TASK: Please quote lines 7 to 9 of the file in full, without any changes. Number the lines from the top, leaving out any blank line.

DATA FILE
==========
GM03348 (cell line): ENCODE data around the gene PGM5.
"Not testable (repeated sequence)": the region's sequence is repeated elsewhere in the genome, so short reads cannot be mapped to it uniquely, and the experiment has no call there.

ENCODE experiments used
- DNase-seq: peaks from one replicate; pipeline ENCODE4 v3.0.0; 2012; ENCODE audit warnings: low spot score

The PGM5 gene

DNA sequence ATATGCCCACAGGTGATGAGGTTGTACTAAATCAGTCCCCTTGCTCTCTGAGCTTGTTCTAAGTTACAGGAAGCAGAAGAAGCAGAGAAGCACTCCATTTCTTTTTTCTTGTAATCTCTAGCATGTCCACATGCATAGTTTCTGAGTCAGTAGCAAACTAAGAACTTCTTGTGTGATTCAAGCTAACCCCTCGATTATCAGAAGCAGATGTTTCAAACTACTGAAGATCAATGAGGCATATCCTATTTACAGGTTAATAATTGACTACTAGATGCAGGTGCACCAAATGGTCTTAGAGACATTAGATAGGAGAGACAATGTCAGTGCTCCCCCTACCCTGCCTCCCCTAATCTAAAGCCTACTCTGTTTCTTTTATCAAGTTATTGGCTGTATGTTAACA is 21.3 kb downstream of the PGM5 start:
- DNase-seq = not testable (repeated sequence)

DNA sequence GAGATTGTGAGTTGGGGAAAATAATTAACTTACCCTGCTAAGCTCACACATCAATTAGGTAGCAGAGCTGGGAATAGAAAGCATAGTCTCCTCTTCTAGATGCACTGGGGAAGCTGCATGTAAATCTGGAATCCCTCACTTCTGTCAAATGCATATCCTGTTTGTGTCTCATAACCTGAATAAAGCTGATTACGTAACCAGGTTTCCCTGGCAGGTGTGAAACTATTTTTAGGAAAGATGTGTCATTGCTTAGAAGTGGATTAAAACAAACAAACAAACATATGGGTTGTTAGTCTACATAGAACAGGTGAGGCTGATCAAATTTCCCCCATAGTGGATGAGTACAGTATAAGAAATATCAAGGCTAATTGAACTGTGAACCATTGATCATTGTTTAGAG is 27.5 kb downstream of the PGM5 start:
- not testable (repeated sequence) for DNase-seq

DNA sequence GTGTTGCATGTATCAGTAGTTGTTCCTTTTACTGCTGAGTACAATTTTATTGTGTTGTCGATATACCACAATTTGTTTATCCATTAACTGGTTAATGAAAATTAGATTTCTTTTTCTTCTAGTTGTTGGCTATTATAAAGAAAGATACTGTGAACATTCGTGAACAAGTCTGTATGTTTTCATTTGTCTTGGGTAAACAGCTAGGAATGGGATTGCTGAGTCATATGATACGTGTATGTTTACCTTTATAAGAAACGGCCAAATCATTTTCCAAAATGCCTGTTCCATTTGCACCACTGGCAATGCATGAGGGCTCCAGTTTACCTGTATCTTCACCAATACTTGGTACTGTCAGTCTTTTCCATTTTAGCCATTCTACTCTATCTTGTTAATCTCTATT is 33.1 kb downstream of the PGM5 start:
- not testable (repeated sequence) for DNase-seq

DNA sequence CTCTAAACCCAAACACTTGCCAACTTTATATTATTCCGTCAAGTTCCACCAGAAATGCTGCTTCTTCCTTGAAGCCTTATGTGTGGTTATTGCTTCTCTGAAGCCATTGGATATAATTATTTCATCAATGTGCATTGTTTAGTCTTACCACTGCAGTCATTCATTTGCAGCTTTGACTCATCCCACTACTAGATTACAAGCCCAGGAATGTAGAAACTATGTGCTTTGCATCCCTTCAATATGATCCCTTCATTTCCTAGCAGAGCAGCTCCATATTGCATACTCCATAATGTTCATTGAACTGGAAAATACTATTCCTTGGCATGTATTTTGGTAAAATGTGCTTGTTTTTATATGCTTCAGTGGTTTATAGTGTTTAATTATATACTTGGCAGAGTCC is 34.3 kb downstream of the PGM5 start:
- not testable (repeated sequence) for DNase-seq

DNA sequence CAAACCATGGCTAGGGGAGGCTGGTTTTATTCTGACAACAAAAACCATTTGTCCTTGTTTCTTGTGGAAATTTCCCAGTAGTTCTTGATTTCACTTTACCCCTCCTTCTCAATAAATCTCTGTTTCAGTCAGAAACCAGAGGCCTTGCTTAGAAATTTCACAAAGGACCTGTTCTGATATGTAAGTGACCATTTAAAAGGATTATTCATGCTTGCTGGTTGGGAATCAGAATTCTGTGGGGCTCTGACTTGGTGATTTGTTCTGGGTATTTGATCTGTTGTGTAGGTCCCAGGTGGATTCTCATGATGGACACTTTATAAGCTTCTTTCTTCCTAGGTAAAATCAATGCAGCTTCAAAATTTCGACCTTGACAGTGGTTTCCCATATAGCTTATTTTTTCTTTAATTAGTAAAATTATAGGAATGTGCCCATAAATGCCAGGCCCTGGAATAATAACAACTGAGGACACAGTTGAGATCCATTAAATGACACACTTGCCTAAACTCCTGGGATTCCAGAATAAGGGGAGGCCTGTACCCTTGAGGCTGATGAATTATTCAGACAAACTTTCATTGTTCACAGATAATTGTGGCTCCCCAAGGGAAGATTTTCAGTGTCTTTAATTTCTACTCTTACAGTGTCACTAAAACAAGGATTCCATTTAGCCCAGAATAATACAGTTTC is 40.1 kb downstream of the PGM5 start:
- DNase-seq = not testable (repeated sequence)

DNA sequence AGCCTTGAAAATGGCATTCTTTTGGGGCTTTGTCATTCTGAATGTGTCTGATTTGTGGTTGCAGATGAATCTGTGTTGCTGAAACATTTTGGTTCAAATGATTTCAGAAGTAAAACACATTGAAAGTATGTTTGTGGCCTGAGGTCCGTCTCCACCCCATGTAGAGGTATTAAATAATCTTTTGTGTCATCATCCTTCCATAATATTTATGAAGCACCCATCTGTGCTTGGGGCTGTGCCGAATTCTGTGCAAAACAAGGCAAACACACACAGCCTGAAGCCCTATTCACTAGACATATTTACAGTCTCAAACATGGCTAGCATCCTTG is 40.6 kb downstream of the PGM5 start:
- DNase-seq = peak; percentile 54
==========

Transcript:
- DNase-seq = not testable (repeated sequence)

DNA sequence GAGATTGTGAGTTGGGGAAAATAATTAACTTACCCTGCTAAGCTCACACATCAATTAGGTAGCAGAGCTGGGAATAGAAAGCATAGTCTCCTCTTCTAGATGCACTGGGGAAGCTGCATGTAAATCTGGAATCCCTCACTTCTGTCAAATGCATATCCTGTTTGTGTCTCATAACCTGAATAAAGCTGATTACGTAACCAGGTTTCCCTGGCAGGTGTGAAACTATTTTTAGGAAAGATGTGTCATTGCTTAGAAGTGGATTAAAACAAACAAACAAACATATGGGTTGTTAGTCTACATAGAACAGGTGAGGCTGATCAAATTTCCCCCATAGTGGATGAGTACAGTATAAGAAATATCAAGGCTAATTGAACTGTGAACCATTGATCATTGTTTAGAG is 27.5 kb downstream of the PGM5 start:
- not testable (repeated sequence) for DNase-seq